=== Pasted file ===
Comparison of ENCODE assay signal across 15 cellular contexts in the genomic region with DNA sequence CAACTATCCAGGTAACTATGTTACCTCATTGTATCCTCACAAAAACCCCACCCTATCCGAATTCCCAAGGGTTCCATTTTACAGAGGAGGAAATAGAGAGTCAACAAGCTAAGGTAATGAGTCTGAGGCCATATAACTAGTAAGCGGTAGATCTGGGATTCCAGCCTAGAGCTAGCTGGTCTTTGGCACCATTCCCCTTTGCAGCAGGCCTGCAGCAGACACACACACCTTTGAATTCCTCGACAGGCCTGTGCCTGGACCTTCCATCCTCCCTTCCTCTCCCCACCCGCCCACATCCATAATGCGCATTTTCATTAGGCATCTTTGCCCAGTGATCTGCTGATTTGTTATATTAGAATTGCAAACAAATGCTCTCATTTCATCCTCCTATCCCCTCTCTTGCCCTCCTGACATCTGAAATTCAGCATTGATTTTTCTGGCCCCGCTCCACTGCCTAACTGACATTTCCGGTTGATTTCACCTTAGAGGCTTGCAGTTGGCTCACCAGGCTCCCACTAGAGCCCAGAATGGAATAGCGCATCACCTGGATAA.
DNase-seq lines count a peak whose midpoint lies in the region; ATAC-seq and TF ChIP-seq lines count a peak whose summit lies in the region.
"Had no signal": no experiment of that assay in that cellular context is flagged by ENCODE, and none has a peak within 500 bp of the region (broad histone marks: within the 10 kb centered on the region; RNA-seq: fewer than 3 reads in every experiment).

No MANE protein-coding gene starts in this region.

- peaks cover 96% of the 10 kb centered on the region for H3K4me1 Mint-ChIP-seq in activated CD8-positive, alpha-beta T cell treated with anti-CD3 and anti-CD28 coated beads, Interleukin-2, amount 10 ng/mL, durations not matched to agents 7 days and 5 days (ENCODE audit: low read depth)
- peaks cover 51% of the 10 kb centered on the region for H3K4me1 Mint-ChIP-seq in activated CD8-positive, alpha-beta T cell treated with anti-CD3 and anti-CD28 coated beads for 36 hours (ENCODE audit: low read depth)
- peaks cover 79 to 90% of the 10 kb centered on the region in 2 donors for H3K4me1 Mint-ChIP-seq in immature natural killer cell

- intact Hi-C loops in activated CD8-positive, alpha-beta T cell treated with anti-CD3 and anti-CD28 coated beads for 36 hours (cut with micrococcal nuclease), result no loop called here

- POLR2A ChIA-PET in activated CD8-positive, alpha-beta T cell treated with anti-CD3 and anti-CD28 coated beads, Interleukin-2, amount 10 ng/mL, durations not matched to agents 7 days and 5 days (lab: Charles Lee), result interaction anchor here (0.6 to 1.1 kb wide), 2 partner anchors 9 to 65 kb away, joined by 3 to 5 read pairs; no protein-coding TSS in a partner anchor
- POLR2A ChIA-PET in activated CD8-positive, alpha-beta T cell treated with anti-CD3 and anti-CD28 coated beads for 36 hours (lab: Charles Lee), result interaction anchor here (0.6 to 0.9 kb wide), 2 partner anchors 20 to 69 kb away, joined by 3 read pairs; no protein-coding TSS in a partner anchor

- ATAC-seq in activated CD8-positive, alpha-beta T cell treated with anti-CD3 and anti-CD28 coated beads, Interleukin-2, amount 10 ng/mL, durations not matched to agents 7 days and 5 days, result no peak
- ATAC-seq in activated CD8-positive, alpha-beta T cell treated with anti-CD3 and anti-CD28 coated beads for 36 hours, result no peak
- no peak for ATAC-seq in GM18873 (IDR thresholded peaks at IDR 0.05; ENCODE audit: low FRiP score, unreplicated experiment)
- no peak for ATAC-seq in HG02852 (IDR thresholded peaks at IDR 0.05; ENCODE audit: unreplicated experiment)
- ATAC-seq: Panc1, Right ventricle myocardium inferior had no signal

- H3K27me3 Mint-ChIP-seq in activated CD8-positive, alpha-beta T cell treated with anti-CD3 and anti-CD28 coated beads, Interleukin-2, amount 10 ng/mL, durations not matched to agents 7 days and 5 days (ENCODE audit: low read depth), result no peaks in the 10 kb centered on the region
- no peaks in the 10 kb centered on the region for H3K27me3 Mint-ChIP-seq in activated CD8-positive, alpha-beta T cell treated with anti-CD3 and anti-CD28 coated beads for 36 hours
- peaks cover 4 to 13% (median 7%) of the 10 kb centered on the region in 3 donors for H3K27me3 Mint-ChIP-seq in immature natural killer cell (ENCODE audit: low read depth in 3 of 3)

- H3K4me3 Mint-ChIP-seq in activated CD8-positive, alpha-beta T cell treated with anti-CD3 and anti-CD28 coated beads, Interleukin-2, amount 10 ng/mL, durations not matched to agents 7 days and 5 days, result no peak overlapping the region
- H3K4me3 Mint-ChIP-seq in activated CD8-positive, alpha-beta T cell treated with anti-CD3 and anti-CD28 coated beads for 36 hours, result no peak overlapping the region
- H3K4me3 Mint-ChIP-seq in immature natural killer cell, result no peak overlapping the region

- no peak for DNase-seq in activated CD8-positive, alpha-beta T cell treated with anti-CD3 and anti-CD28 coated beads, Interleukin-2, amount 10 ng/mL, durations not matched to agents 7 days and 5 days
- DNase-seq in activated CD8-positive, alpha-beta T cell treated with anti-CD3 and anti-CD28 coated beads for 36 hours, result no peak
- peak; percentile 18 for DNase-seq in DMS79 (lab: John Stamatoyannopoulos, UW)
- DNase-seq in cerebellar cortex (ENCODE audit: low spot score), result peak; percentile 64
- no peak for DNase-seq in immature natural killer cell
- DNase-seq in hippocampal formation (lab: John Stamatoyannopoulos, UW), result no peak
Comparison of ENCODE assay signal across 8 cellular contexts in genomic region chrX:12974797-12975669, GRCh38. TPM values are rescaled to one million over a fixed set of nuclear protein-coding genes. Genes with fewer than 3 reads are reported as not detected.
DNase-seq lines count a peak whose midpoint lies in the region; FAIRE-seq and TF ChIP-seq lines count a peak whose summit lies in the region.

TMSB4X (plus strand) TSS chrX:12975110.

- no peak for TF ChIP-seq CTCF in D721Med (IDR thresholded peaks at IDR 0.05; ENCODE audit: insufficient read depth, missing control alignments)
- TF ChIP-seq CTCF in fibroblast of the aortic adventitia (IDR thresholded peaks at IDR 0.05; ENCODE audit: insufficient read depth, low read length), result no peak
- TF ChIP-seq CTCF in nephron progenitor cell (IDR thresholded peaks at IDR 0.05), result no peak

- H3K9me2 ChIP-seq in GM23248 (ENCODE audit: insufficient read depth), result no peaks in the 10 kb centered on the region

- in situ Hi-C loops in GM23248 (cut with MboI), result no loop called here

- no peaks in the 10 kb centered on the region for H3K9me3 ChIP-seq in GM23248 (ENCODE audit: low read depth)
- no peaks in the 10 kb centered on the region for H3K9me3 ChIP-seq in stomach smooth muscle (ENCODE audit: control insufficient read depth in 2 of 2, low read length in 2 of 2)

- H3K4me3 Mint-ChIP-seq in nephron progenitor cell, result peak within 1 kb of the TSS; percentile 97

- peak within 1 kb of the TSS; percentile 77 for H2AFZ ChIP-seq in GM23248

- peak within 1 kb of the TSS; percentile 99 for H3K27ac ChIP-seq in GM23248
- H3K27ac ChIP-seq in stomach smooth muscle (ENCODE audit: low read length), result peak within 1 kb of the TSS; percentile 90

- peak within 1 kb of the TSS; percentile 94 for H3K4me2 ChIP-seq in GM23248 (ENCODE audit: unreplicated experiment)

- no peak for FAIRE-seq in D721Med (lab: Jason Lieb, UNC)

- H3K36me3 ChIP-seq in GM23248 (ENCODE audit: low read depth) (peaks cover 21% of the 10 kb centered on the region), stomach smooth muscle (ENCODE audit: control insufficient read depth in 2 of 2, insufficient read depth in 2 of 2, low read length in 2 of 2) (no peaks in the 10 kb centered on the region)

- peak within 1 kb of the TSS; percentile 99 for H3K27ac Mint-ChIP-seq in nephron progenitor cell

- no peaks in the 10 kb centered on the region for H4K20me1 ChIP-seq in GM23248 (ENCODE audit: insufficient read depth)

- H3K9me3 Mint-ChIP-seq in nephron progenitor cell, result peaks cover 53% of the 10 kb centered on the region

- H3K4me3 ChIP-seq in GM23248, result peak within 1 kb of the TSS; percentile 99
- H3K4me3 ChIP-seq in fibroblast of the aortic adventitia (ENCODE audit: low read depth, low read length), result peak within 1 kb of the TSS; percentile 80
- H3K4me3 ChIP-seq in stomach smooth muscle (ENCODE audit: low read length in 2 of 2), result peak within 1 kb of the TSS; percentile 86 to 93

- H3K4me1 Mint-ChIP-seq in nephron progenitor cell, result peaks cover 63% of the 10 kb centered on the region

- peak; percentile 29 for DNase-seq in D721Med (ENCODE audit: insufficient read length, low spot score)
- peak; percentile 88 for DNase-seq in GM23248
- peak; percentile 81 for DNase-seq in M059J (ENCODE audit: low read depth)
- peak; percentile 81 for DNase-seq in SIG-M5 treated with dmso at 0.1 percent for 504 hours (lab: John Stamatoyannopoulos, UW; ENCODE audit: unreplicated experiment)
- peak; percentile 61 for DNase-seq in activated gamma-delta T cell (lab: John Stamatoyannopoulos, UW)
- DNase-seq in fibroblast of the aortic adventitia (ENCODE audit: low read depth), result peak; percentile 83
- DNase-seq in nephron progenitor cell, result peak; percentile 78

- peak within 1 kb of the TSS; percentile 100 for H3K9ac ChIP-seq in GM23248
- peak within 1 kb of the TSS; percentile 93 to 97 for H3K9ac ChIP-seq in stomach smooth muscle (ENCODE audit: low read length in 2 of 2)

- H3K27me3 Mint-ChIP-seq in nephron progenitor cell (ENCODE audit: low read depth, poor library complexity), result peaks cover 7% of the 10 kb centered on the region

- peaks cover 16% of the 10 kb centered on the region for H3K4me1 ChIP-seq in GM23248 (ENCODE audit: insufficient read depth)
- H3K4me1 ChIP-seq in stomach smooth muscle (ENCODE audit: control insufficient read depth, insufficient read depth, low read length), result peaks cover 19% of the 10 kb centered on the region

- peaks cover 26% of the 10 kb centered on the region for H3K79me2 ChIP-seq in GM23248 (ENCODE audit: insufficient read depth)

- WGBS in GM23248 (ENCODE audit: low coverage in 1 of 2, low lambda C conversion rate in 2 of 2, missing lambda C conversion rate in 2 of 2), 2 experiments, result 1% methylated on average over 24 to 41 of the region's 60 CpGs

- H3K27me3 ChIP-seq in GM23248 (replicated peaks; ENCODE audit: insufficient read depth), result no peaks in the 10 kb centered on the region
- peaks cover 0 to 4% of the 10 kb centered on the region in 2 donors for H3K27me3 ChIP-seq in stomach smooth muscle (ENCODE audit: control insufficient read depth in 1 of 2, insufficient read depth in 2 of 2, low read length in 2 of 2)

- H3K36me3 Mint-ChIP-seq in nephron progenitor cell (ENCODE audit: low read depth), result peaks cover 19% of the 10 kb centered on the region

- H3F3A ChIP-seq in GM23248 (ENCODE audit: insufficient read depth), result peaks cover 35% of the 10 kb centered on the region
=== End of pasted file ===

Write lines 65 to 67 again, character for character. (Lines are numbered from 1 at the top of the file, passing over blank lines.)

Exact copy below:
- WGBS in GM23248 (ENCODE audit: low coverage in 1 of 2, low lambda C conversion rate in 2 of 2, missing lambda C conversion rate in 2 of 2), 2 experiments, result 1% methylated on average over 24 to 41 of the region's 60 CpGs

- H3K27me3 ChIP-seq in GM23248 (replicated peaks; ENCODE audit: insufficient read depth), result no peaks in the 10 kb centered on the region
- peaks cover 0 to 4% of the 10 kb centered on the region in 2 donors for H3K27me3 ChIP-seq in stomach smooth muscle (ENCODE audit: control insufficient read depth in 1 of 2, insufficient read depth in 2 of 2, low read length in 2 of 2)